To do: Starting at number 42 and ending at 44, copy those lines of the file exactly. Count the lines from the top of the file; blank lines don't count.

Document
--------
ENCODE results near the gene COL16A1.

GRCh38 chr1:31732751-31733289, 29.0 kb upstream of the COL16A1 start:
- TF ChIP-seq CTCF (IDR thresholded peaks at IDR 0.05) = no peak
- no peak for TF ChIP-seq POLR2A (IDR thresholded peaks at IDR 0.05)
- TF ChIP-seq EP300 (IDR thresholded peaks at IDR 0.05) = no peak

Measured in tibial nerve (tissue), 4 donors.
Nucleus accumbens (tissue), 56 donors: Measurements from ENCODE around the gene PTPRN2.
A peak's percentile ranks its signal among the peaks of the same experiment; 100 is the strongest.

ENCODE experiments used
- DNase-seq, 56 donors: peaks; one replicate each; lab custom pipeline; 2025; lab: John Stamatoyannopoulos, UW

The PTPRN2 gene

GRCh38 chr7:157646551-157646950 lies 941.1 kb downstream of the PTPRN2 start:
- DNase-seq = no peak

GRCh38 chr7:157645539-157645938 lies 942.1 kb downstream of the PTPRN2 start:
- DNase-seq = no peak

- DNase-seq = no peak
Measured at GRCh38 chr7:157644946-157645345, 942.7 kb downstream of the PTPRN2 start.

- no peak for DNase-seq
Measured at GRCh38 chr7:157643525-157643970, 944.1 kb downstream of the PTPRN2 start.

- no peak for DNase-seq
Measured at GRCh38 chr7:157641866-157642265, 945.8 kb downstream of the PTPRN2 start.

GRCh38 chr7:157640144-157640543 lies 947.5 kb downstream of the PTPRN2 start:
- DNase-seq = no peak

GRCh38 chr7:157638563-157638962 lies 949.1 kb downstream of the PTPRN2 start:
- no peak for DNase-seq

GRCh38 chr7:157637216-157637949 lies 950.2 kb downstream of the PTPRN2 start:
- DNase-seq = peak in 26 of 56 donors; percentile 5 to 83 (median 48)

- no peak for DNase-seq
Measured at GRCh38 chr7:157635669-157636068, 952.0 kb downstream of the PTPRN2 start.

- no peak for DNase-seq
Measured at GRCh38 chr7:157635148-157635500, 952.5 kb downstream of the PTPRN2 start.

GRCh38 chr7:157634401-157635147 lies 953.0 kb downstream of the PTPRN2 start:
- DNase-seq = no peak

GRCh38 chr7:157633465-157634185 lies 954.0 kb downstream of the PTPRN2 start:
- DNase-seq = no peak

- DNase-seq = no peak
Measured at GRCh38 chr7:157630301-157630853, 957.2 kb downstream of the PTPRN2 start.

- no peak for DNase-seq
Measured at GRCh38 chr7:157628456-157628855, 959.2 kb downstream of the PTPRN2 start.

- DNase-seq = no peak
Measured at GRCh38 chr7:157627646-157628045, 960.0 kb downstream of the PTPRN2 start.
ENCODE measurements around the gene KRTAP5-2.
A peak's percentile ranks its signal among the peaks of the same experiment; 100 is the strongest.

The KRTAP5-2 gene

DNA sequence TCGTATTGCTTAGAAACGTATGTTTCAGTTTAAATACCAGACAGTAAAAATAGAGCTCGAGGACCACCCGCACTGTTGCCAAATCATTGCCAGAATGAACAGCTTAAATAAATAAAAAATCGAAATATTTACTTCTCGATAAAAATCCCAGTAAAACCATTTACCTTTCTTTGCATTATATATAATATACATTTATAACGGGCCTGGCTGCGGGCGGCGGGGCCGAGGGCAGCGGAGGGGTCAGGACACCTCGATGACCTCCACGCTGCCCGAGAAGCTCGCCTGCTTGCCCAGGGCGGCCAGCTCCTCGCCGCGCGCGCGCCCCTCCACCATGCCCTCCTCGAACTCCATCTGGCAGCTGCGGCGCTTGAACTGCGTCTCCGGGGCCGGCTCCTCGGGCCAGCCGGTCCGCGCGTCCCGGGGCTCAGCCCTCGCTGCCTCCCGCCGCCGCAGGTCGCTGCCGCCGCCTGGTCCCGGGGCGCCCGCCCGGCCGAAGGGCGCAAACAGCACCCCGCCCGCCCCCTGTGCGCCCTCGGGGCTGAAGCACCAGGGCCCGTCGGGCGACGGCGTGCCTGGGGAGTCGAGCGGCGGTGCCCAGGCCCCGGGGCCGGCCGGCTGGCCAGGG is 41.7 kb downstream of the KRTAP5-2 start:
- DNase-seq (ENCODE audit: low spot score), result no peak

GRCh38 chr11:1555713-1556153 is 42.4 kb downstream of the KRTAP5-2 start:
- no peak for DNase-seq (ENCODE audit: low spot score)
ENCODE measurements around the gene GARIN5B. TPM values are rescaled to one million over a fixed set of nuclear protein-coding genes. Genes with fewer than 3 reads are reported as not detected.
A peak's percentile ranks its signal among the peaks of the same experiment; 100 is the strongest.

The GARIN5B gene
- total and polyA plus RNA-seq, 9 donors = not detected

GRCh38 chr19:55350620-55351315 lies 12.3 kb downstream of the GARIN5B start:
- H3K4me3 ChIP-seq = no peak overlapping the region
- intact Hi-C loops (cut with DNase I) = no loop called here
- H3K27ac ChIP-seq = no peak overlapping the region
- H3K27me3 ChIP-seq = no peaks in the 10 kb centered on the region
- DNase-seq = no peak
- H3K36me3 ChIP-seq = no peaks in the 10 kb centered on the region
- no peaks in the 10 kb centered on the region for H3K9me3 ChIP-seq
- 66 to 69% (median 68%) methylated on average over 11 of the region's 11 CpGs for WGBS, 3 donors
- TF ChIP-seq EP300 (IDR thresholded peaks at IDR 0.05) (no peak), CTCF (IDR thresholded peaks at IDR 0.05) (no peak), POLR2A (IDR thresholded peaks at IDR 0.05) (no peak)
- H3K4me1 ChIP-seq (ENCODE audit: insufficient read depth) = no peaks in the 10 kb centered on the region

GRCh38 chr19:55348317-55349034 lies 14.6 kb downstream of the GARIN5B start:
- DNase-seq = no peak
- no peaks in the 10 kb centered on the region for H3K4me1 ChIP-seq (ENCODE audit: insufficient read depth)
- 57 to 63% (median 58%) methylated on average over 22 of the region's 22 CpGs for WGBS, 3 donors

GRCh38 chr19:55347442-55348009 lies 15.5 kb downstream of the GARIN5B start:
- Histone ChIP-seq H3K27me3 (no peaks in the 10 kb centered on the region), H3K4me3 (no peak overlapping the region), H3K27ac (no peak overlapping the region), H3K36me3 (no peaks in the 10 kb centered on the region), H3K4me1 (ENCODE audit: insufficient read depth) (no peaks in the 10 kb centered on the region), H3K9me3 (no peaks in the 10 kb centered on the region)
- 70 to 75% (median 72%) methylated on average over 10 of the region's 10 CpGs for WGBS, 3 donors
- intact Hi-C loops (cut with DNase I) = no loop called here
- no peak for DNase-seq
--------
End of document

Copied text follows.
ENCODE measurements around the gene KRTAP5-2.
A peak's percentile ranks its signal among the peaks of the same experiment; 100 is the strongest.

The KRTAP5-2 gene